Looking Ahead- Q2 2017
2017 began on the heels of a fairly euphoric move in the U.S. markets following the election of President Trump and the expectations for a meaningful bump in growth on the back of Republican-sponsored fiscal stimulus in the form of spending packages and tax reform plans. Underlying these stimulus expectations, however, was a steady improvement in economic data beginning in August of last year, and that supported the markets through the end of the first quarter, even as the risks of disappointment on the legislative landscape increased. Indeed, as we look forward to the rest of the year, it is difficult to determine how effective the Republican held Congress will be, given the different factions currently vying for an opportunity to create the legislative agenda. In addition, President Trump has several items on his docket, including a border wall, that don’t necessarily fit neatly into that agenda.
With that said, for U.S. equities, we are most positive on the financial, energy, and technology sectors, and our portfolio managers and research analysts are looking to any potential pullbacks as opportunities to add exposure in those sectors. In addition, our team is monitoring our exposure to a negative reaction which could result from a meaningful delay in tax reform here in the U.S. In the shorter term, we are focusing on the alignment of sentiment with underlying data, as unsupported exuberance, particularly on the consumer front, could indicate that we have reached a cyclical peak. With valuations at lofty levels and heightened political uncertainty, along with typical seasonal pressures, we acknowledge that pullback of 5-10% in the coming months is a reasonable possibility, but we remain constructive on U.S. equities despite that risk.
Internationally, our view is that the opportunity has improved over the last several months. While we adopted a more cautious stance last summer following the Brexit vote in the U.K., strengthening economic data in Europe, along with continued support for Prime Minister Shinzo Abe and the Bank of Japan’s policies has provided us with further comfort that gains in developed international stocks could be forthcoming, despite the uncertainty associated with the U.K. situation. In addition, while the Federal Reserve is clearly moving to raise interest rates, which should result in a stronger U.S. dollar, stronger global growth expectations appear to be offsetting those concerns, as assets are flowing to emerging markets equities (and debt, for that matter). We remain overweight in this asset class, despite strong returns over the last several quarters, given more favorable current account balances and relatively reasonable valuations.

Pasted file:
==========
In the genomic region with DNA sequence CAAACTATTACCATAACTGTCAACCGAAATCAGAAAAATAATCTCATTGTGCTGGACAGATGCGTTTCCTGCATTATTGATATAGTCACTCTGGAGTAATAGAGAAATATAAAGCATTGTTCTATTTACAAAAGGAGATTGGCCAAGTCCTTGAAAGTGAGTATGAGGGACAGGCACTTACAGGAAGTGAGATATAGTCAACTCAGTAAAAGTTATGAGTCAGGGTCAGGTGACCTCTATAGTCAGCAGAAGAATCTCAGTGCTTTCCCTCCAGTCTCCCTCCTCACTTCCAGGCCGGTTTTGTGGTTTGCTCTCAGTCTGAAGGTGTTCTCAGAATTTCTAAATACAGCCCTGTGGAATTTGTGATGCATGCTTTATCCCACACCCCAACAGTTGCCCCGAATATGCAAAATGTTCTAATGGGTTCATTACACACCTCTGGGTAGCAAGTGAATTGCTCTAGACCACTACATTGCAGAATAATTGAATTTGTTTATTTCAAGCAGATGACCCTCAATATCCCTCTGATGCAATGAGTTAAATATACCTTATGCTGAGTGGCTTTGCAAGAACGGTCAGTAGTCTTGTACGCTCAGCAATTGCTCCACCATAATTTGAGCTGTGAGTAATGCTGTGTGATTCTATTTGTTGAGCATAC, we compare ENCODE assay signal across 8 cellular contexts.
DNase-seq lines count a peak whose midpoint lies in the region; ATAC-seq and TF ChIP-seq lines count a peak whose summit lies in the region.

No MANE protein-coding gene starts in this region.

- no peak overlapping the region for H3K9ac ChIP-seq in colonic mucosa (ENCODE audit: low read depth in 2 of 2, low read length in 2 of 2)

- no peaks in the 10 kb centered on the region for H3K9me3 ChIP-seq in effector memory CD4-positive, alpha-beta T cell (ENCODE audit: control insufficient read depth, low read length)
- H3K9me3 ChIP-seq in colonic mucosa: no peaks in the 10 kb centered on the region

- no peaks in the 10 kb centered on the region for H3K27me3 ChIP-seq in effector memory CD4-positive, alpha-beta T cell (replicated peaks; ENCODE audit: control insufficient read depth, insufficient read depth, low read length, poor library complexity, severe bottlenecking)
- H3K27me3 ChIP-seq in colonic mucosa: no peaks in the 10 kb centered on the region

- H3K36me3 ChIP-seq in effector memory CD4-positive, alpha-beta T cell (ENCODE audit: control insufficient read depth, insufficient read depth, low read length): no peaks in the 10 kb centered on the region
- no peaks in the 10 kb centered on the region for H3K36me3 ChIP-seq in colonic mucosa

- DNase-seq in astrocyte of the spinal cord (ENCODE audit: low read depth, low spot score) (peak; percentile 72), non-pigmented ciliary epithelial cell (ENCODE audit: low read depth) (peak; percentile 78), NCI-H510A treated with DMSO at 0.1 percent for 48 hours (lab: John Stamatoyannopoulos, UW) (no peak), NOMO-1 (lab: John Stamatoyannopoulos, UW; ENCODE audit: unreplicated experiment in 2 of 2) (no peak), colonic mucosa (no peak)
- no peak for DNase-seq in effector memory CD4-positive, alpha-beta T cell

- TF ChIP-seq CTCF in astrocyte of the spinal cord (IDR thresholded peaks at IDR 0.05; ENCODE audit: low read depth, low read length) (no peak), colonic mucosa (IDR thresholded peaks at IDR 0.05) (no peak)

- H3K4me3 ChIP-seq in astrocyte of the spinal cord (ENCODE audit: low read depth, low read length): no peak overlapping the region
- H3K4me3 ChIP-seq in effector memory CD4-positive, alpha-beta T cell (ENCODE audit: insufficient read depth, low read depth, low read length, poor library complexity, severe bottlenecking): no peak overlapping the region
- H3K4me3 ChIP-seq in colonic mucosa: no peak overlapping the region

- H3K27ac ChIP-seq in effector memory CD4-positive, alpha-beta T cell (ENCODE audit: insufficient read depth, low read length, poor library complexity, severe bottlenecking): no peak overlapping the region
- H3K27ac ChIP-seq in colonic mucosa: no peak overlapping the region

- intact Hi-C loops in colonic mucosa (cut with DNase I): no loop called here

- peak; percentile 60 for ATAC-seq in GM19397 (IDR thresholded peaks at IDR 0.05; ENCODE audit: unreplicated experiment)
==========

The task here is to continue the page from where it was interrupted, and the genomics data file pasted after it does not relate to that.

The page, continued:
Within fixed income, we have been positioning our portfolios over the last year in response to both our expectations for higher rates in the future, as well as our acknowledgment that we are likely entering the later stages of the current cycle; as such we are slightly underweight bonds relative to equities. Within our taxable bond portfolios, given the strength of the economy and corporate balance sheets, our fixed income portfolio managers and analysts still favor an overweight to credit and corporate bonds, and in certain cases, we are selectively incorporating bonds of modestly lower credit quality as those opportunities are presented. From a duration standpoint, the team is allowing duration to drift a bit shorter compared to the relevant benchmarks, as the risk of higher rates has materially increased. For our municipal bond portfolios, we maintain a positive outlook on municipal credit, although issuer selection continues to be important. We are taking a neutral duration stance, still maintain an up-in-quality bias and are getting extra yield by buying callable structures. As for high yield, we are neutral in our allocation to high yield bonds, both corporate and municipal. Returns have been strong, and while we acknowledge that low interest rates have created a potential for refinancing pressures in the coming years, we believe the yield afforded offsets that risk at this juncture.
Finally, we still believe there exists an opportunity to invest in areas which show positive correlation to inflation in the near to mid term, despite the pressure experienced by these areas in the first quarter. In particular, we believe commodities and natural resource equities should benefit from such an environment, particularly if energy demand strengthens on the back of global demand; we also like global exposure to the real estate market.
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